A similar event, but with more serious consequences, involved the churches at Bungay and Blythburgh. On the morning of the 4th August 1577 the good folk of Bungay were worshipping in their parish church when there was a violent thunderstorm. As the storm raged outside, a large black dog ran down the aisle at great speed. It wrung the necks of two parishioners kneeling at prayer. Another unfortunate was struck on the back with great force causing a terrible burn injury. After this horrific visitation it was found that all the wheels and wires in the church clock were smashed.
That same morning, the storm reached the church at Blythburgh where a service was being conducted. The great dog appeared on a main beam in the roof of the church; leaping down amongst the congregation it killed two men and a boy. Another person was badly burned but survived the encounter. The dog then left the building with a huge thundering sound. As a result of this visit the claw marks of the beast can still be seen to this day, on the inside of the north door of the church.
It is of course far more likely that the lightning caused the damage and fatalities, not some ‘devil’ dog. How much easier though for the simple God fearing folk of that time to believe that the devil, rather than an act of God caused the terrible event. It also made a much more interesting tale for later generations to tell at the local inn on a dark stormy night.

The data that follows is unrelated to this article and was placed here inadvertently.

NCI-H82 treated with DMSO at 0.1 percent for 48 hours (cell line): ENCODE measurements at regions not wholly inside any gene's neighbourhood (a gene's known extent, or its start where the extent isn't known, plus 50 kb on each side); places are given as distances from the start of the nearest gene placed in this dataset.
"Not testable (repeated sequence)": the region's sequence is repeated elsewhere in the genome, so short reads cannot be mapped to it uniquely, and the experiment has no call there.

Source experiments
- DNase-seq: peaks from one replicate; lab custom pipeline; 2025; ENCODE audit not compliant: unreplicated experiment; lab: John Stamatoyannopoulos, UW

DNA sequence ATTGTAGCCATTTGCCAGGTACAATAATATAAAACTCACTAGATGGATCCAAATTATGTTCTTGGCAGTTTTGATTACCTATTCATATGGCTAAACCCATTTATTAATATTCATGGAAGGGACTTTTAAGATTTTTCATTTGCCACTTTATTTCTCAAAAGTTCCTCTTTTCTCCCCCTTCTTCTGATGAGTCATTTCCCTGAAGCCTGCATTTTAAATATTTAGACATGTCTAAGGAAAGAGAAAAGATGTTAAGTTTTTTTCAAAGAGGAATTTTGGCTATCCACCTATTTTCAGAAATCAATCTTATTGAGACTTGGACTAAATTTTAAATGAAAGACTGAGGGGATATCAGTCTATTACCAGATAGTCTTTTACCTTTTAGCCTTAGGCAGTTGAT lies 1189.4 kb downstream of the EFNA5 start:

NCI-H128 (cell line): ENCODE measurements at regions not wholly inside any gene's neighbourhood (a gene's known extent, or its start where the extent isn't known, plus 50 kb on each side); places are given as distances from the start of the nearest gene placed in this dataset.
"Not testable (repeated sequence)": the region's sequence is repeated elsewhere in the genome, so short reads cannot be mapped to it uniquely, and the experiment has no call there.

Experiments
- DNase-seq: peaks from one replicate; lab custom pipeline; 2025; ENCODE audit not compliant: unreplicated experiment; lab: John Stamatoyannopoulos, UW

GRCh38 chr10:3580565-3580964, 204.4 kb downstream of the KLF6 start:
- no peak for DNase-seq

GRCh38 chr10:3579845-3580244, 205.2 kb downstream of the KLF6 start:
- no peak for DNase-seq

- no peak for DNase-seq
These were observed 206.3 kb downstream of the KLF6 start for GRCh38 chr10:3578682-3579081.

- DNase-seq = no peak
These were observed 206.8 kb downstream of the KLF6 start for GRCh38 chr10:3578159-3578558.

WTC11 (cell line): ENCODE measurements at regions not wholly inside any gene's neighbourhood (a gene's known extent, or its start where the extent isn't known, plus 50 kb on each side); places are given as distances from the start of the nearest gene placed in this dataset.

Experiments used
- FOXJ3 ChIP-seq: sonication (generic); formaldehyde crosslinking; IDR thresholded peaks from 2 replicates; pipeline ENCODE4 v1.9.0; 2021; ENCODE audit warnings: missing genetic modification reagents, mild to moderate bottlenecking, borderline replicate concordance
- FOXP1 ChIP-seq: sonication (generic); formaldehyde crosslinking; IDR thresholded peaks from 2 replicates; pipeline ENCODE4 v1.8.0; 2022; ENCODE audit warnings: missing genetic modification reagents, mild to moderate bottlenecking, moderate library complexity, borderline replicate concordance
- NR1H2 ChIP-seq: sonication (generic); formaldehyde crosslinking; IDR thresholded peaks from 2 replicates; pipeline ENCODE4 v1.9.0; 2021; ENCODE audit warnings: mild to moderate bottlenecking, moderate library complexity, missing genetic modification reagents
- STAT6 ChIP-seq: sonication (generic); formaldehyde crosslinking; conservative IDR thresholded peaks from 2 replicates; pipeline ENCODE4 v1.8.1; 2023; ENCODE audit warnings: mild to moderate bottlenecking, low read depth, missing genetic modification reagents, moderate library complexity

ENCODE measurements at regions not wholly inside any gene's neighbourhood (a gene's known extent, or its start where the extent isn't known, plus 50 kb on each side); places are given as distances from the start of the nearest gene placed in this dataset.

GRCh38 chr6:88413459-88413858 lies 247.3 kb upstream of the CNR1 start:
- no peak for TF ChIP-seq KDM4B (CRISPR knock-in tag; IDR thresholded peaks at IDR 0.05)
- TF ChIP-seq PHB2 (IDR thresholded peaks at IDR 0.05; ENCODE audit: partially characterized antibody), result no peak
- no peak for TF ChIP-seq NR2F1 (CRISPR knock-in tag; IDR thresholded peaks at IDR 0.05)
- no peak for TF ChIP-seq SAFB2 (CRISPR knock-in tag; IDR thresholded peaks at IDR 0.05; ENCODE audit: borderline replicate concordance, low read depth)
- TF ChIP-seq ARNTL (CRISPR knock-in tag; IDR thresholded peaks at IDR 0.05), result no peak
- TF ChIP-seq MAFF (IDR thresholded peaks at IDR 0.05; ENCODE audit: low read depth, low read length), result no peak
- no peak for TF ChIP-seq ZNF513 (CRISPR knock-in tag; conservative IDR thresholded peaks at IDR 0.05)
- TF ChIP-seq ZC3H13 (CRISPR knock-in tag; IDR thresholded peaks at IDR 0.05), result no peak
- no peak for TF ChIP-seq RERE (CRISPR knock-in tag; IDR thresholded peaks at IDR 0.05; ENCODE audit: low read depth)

There is some speculation that the story of Black Shuck may have been the inspiration for Sir Arthur Conan-Doyle’s, The Hound of the Baskerville’s. The author did write to his mother from Cromer about this new book on which he was about to start work. It is more likely, however, that the idea came from similar folklore relating to the county of Devon where Conan-Doyle had a close friend. A contemporary novelist, Ian McEwan, also used the theme in a recent novel. Black Dogs, published in 1992, tells a sinister story of a woman’s encounter with the creatures whilst walking in an isolated part of southern France. McEwan studied at the University of East Anglia in Norwich. Did his inspiration come from the local legend of Black Shuck?